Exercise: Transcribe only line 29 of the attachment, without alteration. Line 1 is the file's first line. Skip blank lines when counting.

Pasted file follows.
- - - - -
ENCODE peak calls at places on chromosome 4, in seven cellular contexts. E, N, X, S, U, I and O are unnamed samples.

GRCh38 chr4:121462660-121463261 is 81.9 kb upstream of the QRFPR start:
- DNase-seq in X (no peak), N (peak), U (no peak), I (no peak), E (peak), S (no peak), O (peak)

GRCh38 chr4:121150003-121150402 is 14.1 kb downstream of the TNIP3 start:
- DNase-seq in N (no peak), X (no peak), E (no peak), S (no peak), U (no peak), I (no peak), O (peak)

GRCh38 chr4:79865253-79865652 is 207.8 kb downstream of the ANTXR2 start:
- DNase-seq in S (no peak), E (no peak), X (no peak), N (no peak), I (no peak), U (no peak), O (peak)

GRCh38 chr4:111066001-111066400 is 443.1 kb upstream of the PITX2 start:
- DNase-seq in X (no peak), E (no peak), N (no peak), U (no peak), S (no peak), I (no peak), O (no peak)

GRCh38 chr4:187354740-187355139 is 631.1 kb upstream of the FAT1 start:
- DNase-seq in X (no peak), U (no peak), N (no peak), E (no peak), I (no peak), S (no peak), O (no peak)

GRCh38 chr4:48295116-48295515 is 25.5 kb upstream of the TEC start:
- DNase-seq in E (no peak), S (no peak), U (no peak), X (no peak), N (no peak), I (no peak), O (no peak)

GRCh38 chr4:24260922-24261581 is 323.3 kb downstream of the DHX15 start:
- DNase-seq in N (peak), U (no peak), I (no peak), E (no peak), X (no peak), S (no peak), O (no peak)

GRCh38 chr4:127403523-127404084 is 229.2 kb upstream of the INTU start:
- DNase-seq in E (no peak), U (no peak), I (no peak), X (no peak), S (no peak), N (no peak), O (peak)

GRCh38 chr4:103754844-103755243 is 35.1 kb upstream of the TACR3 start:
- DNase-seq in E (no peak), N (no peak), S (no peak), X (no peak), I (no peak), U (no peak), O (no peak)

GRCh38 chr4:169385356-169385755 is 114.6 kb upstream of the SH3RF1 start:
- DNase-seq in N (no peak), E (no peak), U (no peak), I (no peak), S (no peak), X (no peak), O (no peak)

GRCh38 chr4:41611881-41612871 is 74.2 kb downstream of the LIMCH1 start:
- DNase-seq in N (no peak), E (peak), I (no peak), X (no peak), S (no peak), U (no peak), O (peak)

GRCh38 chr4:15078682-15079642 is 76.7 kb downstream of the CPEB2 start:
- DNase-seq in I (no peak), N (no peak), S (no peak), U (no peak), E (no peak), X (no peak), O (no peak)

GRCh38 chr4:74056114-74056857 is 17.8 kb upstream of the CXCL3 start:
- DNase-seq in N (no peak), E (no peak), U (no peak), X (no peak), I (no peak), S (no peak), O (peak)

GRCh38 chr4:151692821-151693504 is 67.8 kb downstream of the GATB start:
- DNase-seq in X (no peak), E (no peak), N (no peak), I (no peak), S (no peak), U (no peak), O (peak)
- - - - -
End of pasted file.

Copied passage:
- DNase-seq in X (no peak), E (no peak), N (no peak), I (no peak), S (no peak), U (no peak), O (peak)